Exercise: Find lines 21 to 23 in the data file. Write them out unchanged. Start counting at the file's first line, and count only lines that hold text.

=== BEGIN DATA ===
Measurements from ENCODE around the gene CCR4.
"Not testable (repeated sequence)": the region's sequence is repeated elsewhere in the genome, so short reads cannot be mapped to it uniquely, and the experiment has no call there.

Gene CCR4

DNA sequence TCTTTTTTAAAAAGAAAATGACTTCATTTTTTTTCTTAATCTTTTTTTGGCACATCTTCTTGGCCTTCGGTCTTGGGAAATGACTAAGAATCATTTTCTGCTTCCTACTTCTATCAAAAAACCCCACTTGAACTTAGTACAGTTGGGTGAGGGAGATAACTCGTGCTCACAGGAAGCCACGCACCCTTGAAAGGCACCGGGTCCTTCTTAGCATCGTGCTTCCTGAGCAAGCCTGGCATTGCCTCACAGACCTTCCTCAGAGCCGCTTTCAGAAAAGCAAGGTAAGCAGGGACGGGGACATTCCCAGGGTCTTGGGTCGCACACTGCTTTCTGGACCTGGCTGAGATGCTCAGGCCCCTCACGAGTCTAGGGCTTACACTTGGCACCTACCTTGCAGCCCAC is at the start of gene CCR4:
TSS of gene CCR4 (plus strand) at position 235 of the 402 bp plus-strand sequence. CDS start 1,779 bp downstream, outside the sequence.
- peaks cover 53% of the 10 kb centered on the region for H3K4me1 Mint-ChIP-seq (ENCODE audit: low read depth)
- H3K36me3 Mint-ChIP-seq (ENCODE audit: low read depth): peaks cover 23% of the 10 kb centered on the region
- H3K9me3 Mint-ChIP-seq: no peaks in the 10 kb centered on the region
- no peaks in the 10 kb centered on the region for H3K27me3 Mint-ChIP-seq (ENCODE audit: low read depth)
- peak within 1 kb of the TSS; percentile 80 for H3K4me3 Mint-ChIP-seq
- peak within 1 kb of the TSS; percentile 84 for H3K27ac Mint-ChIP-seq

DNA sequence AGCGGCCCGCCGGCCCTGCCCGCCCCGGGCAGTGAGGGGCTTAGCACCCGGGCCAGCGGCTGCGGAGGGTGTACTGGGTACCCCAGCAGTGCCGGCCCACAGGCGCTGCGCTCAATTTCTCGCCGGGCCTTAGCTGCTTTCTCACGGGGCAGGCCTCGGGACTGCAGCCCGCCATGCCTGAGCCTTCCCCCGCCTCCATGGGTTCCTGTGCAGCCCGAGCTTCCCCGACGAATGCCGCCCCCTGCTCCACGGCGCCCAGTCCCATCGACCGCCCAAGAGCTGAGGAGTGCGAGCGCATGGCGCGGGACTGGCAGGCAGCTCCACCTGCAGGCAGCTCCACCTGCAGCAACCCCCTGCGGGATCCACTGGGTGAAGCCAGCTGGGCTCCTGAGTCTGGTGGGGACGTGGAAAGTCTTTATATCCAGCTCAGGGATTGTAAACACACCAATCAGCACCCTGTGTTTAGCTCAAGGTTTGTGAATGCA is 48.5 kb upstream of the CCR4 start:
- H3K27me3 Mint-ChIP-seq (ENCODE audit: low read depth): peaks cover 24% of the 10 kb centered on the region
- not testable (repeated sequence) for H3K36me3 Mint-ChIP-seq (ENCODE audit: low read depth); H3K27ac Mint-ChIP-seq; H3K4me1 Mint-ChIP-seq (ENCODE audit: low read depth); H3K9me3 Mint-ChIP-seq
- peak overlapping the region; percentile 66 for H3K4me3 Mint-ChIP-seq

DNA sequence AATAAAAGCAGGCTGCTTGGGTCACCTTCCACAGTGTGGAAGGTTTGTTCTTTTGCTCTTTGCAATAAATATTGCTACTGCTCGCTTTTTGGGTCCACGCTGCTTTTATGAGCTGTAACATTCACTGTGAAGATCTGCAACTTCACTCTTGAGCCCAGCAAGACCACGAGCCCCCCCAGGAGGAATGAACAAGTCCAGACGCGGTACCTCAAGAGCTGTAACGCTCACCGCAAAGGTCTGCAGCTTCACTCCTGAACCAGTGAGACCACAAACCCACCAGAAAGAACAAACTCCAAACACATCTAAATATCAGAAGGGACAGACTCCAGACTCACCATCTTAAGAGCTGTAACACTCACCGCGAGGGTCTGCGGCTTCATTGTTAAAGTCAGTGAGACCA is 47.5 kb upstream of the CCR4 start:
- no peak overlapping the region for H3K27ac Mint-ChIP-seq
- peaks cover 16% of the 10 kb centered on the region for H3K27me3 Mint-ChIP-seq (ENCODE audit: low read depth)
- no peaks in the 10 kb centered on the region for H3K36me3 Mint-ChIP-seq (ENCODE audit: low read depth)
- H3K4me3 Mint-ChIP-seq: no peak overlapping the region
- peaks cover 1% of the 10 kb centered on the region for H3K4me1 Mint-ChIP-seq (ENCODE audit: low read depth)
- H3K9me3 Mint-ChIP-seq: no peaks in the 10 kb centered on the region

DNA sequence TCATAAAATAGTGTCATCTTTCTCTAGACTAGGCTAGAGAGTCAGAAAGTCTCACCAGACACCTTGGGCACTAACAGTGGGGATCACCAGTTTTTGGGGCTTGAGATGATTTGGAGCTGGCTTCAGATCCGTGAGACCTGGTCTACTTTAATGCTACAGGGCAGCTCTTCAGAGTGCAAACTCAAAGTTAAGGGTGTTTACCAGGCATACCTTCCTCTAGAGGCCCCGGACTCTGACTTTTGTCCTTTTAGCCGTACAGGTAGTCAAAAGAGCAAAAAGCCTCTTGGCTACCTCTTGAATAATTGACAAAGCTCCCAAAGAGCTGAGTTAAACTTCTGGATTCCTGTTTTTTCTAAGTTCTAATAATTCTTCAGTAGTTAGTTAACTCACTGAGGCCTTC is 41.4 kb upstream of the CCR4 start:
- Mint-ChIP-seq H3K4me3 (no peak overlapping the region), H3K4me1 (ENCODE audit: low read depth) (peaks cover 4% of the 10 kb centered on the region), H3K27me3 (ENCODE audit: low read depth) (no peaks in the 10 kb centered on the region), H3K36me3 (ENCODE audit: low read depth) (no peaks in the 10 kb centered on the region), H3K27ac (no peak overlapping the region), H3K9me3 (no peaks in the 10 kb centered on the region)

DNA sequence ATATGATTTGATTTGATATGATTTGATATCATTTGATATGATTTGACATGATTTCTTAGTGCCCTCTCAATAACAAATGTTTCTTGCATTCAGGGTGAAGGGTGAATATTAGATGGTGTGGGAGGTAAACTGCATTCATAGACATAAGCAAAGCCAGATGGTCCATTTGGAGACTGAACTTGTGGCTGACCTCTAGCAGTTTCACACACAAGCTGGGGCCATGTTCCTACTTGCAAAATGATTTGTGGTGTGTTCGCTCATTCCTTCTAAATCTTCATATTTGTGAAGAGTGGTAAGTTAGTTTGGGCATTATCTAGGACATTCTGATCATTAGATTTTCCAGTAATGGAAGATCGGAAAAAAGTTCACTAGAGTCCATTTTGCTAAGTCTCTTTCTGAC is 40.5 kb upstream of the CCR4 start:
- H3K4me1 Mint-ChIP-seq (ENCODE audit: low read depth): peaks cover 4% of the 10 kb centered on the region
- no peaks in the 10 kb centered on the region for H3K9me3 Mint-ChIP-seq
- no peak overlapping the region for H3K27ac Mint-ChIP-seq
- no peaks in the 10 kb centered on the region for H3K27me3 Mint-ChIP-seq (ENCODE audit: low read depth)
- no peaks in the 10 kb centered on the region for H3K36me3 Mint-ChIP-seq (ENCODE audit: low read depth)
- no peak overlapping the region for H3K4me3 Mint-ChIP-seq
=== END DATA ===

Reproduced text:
- peaks cover 1% of the 10 kb centered on the region for H3K4me1 Mint-ChIP-seq (ENCODE audit: low read depth)
- H3K9me3 Mint-ChIP-seq: no peaks in the 10 kb centered on the region

DNA sequence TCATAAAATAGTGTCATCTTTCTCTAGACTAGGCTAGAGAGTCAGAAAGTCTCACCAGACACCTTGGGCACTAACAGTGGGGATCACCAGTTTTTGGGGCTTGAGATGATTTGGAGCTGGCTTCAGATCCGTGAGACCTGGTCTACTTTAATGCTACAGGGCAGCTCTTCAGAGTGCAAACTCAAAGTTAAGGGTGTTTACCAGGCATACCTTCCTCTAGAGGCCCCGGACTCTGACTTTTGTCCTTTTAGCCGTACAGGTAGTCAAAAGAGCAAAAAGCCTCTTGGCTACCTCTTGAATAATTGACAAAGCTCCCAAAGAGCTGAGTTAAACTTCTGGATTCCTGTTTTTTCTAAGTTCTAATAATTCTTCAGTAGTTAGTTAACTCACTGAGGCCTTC is 41.4 kb upstream of the CCR4 start: